Lavender oil has potent antifungal effect

February 15, 2011, Society for General Microbiology
These are Lavendula viridis plants. Credit: Mónica Zuzarte

Lavender oil could be used to combat the increasing incidence of antifungal-resistant infections, according to a study published in the Journal of Medical Microbiology. The essential oil shows a potent antifungal effect against strains of fungi responsible for common skin and nail infections.

Scientists from the University of Coimbra in Portugal distilled lavender oil from the Lavandula viridis L'Hér shrub that grows in southern Portugal. The oil was tested against a range of pathogenic and was found to be lethal to a range of skin-pathogenic strains, known as dermatophytes, as well as various species of Candida.

Dermatophytes cause infections of the skin, hair and nails as they use the keratin within these tissues to obtain nutrients. They are responsible for conditions such as Athletes' foot, ringworm and can also lead to scalp and nail infections. Candida species coexist with most healthy individuals without causing problems but may cause mucocutaneous candidosis - or thrush - in some people. In immunocompromised patients, Candida species are able to cause serious infection if the fungal cells escape into the blood stream.

Currently, there are relatively few types of antifungal drugs to treat infections and those that are available often have side effects. Professor Lígia Salgueiro and Professor Eugénia Pinto who led this study explained why novel fungicides are urgently needed. "In the last few years there has been an increase in the incidence of fungal diseases, particularly among immunocompromised patients," they said. "Unfortunately there is also increasing resistance to antifungal drugs. Research by our group and others has shown that essential oils may be cheap, efficient alternatives that have minimal side effects."

Essential oils distilled from the Lavandula genus of lavender plants are already used widely, particularly in the food, perfume and cosmetic industries. Studies of the biological activities of these oils suggest Lavandula oils have sedative and antispasmodic properties as well being potent antimicrobials and antioxidants.

This group has demonstrated that these oils work by destroying fungal cells by damaging the cell membrane. They believe that further research into the mechanisms by which this essential oil works could have significant clinical benefits. "Lavandula oil shows wide-spectrum antifungal activity and is highly potent. This is a good starting point for developing this oil for clinical use to manage fungal infections. What is now required is clinical trials to evaluate how our in vitro work translates in vivo," said Professor Salgueiro.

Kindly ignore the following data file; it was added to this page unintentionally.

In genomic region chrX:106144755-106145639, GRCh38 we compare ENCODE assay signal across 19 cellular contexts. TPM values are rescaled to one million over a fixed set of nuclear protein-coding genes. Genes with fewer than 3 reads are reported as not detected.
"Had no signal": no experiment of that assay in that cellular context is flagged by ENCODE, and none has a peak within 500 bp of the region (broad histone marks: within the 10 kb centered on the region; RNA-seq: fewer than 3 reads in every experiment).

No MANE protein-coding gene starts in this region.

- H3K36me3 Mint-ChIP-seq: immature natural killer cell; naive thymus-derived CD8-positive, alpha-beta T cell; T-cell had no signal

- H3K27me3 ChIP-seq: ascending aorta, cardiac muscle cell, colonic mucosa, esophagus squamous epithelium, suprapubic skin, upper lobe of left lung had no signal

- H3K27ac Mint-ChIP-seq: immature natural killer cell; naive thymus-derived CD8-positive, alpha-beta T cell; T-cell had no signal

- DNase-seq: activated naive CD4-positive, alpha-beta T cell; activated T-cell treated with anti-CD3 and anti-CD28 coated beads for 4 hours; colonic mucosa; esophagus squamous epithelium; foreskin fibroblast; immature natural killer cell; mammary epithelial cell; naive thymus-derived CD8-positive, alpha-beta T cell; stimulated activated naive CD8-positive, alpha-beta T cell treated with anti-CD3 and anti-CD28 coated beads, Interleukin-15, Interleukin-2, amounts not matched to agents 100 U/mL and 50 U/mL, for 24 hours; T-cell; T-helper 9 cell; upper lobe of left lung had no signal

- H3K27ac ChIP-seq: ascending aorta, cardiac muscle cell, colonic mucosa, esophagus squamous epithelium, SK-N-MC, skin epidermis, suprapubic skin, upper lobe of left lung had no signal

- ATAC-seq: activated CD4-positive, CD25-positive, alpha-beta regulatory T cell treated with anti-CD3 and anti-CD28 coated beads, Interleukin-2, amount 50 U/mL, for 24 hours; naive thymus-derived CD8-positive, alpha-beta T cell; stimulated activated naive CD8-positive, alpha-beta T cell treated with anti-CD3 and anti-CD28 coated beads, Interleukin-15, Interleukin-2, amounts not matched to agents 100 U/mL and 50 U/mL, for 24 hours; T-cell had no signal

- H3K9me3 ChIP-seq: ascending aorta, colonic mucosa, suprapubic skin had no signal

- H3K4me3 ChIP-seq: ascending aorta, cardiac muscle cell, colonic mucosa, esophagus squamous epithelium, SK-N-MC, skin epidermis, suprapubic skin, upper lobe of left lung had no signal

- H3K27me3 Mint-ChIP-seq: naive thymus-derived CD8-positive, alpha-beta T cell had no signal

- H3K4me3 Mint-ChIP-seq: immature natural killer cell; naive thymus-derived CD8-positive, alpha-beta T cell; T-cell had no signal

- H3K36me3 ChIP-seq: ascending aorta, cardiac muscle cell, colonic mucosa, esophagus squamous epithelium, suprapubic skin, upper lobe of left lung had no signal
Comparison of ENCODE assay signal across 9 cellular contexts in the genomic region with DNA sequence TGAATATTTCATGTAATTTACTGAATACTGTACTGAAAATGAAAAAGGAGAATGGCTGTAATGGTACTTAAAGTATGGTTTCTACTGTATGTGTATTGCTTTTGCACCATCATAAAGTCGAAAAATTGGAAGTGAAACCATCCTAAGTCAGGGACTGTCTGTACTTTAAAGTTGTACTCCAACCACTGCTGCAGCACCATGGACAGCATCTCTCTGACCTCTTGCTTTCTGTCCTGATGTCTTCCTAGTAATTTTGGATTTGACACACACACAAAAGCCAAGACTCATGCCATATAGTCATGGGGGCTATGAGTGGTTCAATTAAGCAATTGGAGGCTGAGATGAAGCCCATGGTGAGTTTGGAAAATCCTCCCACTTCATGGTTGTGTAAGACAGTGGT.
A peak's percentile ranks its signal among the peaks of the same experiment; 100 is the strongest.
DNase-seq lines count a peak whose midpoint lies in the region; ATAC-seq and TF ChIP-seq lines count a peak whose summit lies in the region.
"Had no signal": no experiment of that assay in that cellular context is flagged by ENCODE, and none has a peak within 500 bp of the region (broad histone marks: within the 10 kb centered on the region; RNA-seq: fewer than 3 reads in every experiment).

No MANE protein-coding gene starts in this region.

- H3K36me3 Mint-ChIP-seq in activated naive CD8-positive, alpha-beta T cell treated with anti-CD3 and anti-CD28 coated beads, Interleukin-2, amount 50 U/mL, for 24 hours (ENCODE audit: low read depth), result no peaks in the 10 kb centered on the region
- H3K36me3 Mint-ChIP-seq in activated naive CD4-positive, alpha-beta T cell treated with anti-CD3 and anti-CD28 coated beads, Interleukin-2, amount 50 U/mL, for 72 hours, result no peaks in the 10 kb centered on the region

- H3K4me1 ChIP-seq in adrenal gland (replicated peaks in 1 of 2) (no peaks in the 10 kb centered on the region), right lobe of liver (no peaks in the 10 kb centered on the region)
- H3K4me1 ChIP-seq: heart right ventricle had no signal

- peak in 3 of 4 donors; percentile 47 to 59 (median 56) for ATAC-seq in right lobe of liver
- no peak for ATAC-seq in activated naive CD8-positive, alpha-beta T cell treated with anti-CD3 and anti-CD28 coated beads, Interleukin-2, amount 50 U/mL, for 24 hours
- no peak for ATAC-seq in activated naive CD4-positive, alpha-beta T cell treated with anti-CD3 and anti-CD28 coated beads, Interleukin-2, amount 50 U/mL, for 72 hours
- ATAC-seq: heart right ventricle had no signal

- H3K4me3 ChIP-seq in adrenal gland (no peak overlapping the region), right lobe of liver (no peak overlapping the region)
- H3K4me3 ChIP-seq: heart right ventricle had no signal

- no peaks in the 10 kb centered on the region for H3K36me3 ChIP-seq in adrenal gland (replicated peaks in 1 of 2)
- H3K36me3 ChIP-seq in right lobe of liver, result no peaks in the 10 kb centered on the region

Explore further: Essential oils to fight superbugs

Related Stories

Essential oils to fight superbugs

March 30, 2010

Essential oils could be a cheap and effective alternative to antibiotics and potentially used to combat drug-resistant hospital superbugs, according to research presented at the Society for General Microbiology's spring meeting ...

Gamma interferon could aid fight against fungal infections

October 31, 2007

Interferon, the “superhero” cure for viral infections, may be a strong weapon in the battle against fungal infections in immunocompromised patients, according to an article in the November issue of Microbiology Today.

Voriconazole: A highly potent treatment for fungal infections

December 16, 2008

The effectiveness of voriconazole in combating fungal infections has been confirmed by a new study to be featured in the International Journal of Antimicrobial Agents, published by Elsevier. Fungal infections can kill people ...

Vitamin B3 as a novel approach to treat fungal infections

July 8, 2010

A team of scientists from the Institute for Research in Immunology and Cancer (IRIC) of the University of Montreal have identified vitamin B3 as a potential antifungal treatment. Led by IRIC Principal Investigators Martine ...

Recommended for you

Tasmanian tiger just another marsupial in the pouch

February 21, 2018

Australia's ill-fated Tasmanian tiger looked like any other marsupial when born but assumed dog-like features by the time it left the mother's pouch, scientists said Wednesday in shedding new light on its puzzling evolution.

1 comment

Adjust slider to filter visible comments by rank

Display comments: newest first

Richard_Step
not rated yet Feb 16, 2011
Finally! Hope for my pungent bipedal maneuvering system. (my wife will love this!) Off to the health-store!

Please sign in to add a comment. Registration is free, and takes less than a minute. Read more

Click here to reset your password.
Sign in to get notified via email when new comments are made.